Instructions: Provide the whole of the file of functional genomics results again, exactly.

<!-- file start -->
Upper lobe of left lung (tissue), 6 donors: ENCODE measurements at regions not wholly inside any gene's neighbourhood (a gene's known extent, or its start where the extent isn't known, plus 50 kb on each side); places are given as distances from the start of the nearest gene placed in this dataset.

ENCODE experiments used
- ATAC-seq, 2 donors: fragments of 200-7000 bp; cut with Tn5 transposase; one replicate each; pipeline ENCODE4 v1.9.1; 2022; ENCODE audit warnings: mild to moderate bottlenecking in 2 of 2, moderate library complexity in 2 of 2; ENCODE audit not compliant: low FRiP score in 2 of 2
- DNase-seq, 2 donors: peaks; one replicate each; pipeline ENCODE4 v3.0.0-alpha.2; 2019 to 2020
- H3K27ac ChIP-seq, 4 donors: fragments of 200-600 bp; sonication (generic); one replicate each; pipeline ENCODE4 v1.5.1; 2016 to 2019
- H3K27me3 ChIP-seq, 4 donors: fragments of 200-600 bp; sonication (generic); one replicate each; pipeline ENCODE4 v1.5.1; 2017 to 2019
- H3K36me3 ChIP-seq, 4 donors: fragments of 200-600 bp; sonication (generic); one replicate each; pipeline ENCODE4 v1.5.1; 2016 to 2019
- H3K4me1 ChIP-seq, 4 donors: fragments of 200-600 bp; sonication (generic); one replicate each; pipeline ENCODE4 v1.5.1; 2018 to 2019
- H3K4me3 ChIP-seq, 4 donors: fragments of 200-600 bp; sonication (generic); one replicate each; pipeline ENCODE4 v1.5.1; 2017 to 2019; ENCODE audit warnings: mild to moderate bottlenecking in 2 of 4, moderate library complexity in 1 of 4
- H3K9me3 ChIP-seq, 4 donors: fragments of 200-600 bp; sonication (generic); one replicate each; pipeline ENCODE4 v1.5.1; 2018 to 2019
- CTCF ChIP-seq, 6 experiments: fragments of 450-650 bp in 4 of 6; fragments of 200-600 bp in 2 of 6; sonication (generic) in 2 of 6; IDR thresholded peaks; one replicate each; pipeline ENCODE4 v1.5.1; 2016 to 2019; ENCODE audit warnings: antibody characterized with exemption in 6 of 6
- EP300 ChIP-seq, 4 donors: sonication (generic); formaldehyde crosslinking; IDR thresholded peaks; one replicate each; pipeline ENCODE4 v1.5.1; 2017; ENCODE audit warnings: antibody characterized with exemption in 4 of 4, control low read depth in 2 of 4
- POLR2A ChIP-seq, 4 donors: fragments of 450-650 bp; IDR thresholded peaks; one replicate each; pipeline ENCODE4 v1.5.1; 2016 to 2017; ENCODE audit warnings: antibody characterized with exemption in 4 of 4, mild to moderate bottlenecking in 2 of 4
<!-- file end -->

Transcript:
Upper lobe of left lung (tissue), 6 donors: ENCODE measurements at regions not wholly inside any gene's neighbourhood (a gene's known extent, or its start where the extent isn't known, plus 50 kb on each side); places are given as distances from the start of the nearest gene placed in this dataset.

ENCODE experiments used
- ATAC-seq, 2 donors: fragments of 200-7000 bp; cut with Tn5 transposase; one replicate each; pipeline ENCODE4 v1.9.1; 2022; ENCODE audit warnings: mild to moderate bottlenecking in 2 of 2, moderate library complexity in 2 of 2; ENCODE audit not compliant: low FRiP score in 2 of 2
- DNase-seq, 2 donors: peaks; one replicate each; pipeline ENCODE4 v3.0.0-alpha.2; 2019 to 2020
- H3K27ac ChIP-seq, 4 donors: fragments of 200-600 bp; sonication (generic); one replicate each; pipeline ENCODE4 v1.5.1; 2016 to 2019
- H3K27me3 ChIP-seq, 4 donors: fragments of 200-600 bp; sonication (generic); one replicate each; pipeline ENCODE4 v1.5.1; 2017 to 2019
- H3K36me3 ChIP-seq, 4 donors: fragments of 200-600 bp; sonication (generic); one replicate each; pipeline ENCODE4 v1.5.1; 2016 to 2019
- H3K4me1 ChIP-seq, 4 donors: fragments of 200-600 bp; sonication (generic); one replicate each; pipeline ENCODE4 v1.5.1; 2018 to 2019
- H3K4me3 ChIP-seq, 4 donors: fragments of 200-600 bp; sonication (generic); one replicate each; pipeline ENCODE4 v1.5.1; 2017 to 2019; ENCODE audit warnings: mild to moderate bottlenecking in 2 of 4, moderate library complexity in 1 of 4
- H3K9me3 ChIP-seq, 4 donors: fragments of 200-600 bp; sonication (generic); one replicate each; pipeline ENCODE4 v1.5.1; 2018 to 2019
- CTCF ChIP-seq, 6 experiments: fragments of 450-650 bp in 4 of 6; fragments of 200-600 bp in 2 of 6; sonication (generic) in 2 of 6; IDR thresholded peaks; one replicate each; pipeline ENCODE4 v1.5.1; 2016 to 2019; ENCODE audit warnings: antibody characterized with exemption in 6 of 6
- EP300 ChIP-seq, 4 donors: sonication (generic); formaldehyde crosslinking; IDR thresholded peaks; one replicate each; pipeline ENCODE4 v1.5.1; 2017; ENCODE audit warnings: antibody characterized with exemption in 4 of 4, control low read depth in 2 of 4
- POLR2A ChIP-seq, 4 donors: fragments of 450-650 bp; IDR thresholded peaks; one replicate each; pipeline ENCODE4 v1.5.1; 2016 to 2017; ENCODE audit warnings: antibody characterized with exemption in 4 of 4, mild to moderate bottlenecking in 2 of 4